How To Assess Liability In A Car Accident Case?

Meeting with an accident is one of the most horrific experiences anyone can have. The process is full of legal complications, from treating injuries and filing for compensation to getting fair compensation.

The first step in all automobile accidents is to determine who caused the accident. While it may seem pretty obvious to anyone present at the site (or involved in it), proving negligence to an insurance company is trickier than it looks. The better evidence you have, the higher are your chances of getting fair compensation. 

However, if you have the best Personal Injury Lawyer in Utah representing your case, you have one less thing to worry about. Read on to find out everything you need to know about assessing liability and proving negligence in car accident claims. 

Filling a Police Report

Even this simple step can be a major challenge in some car accidents. While in most cases, police officers do visit the site, it is not always the case. If no police officers come to the scene due to limited staffing or any other reason, it is the responsibility of the concerned parties to go to the nearest station and file a report.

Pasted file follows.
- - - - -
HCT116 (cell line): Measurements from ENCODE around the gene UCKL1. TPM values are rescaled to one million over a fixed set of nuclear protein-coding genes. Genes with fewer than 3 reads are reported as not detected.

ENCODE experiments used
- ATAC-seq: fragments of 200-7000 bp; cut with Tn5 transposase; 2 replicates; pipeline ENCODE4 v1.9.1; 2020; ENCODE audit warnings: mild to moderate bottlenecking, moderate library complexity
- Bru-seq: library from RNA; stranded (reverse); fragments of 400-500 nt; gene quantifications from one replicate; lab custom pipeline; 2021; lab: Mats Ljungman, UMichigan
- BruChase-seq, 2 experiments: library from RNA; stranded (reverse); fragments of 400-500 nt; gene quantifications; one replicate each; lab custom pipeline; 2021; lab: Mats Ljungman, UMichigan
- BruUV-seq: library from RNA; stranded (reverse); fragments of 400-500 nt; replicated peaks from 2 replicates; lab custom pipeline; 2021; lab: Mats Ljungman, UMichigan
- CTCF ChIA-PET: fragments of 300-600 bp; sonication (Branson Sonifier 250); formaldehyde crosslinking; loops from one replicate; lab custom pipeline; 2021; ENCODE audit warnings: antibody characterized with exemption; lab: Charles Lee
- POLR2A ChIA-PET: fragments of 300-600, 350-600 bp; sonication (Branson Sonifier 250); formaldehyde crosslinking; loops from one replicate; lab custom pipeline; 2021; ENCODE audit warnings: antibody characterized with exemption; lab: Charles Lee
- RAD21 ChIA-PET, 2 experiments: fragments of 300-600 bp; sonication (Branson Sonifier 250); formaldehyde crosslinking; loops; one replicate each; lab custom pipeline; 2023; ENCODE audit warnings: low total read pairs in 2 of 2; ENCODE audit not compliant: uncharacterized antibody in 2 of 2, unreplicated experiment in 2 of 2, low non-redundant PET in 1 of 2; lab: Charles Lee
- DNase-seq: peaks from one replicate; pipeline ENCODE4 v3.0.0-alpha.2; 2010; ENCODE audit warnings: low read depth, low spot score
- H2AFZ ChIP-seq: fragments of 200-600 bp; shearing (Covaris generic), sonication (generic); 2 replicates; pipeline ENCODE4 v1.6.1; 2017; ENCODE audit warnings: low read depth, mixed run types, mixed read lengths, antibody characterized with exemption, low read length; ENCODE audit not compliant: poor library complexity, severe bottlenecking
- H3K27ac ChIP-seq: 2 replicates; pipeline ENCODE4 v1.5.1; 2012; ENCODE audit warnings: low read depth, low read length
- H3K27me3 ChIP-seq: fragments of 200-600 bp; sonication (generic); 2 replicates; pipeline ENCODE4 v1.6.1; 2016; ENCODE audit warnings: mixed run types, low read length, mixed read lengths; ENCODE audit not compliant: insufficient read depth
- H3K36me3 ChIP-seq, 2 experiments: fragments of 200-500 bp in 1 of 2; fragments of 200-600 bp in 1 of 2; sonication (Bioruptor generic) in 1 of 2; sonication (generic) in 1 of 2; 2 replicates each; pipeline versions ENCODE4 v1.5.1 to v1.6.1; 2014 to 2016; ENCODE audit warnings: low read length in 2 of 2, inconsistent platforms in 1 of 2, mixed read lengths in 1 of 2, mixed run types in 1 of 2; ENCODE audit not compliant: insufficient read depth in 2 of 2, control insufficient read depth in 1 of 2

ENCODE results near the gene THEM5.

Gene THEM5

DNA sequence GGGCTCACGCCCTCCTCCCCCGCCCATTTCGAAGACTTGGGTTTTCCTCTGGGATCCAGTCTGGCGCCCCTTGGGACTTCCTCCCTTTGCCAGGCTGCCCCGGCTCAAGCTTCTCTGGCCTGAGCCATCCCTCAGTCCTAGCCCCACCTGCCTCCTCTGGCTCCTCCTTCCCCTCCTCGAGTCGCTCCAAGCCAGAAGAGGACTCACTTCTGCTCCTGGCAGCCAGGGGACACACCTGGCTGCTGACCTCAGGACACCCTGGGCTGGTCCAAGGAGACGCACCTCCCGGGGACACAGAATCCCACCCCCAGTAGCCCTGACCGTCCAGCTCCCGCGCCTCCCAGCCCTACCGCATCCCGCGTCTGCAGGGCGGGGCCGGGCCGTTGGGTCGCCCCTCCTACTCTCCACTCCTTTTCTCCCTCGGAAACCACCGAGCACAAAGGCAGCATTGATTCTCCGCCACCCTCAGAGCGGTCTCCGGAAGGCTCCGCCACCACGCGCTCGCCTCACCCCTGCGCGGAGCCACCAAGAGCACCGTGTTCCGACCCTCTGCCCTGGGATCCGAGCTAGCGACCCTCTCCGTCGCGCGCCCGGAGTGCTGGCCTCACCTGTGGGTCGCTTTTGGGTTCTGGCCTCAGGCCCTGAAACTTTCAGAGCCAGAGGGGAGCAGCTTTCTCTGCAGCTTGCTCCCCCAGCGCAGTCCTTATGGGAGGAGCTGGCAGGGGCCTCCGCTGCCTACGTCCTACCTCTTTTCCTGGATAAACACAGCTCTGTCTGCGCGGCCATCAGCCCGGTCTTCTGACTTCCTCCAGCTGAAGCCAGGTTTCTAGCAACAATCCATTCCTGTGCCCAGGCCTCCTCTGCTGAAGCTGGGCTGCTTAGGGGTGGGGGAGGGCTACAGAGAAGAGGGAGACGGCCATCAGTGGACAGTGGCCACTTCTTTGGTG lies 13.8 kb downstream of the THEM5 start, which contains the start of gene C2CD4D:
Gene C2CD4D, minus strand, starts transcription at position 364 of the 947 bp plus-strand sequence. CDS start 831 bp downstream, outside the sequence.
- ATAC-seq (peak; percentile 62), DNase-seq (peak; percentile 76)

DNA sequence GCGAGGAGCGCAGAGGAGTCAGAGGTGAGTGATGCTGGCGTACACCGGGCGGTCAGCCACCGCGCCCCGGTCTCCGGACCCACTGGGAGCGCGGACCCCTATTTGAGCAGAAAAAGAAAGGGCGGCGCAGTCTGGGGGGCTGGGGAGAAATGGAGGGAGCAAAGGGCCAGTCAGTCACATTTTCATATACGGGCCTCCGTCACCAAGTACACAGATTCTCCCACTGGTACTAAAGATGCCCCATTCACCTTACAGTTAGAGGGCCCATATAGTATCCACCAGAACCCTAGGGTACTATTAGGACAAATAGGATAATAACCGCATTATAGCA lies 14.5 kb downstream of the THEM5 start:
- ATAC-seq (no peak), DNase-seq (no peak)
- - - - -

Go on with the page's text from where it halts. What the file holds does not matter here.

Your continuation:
Either way, make sure you always get a copy of this initial report because investigators from insurance companies often use this as a starting point for their investigations. Police reports contain a lot of liability evidence because a police officer who has studied the accident first-hand writes it.

In a legal context, evidence should be unbiased. Only those pieces of evidence that paint the truest picture of the actual incident hold value. A report by a police officer is one such high-value evidence. 

Understanding the State Laws

Every state has a different set of laws, called vehicle codes, to oversee traffic rules and accidents. These are available at the local DMV office or on state government websites and form a very important legal ground to identify who is at fault in an accident. For example, knowing the rule about taking the right turn helps prove liability in merging accidents. 

It is always better to quote the law in the same language, as many insurance companies use this to evade paying compensations. Consult with your car injury attorney for more assistance. 

Liability in Rear-End Collisions

If a vehicle came and hit your car from the rear end, it is NEVER your fault (even if you stopped). Every state vehicle code asks drivers to maintain a certain distance from the vehicle in front to avoid such accidents. So, if the other driver couldn’t stop, it was their fault.

However, you may be partially liable if your brake lights did not work or there was a flat tire, and you stopped in the middle of the expressway. In such situations, you get a lesser compensation value after deducting your contribution to the accident from it.  

Summing Up

No matter how careful you are on the road, there’s nothing you can do about accidents that often happen because of someone else’s fault. However, choosing the right legal firm is absolutely in your hands. Skilled lawyers are a saving grace in such situations.


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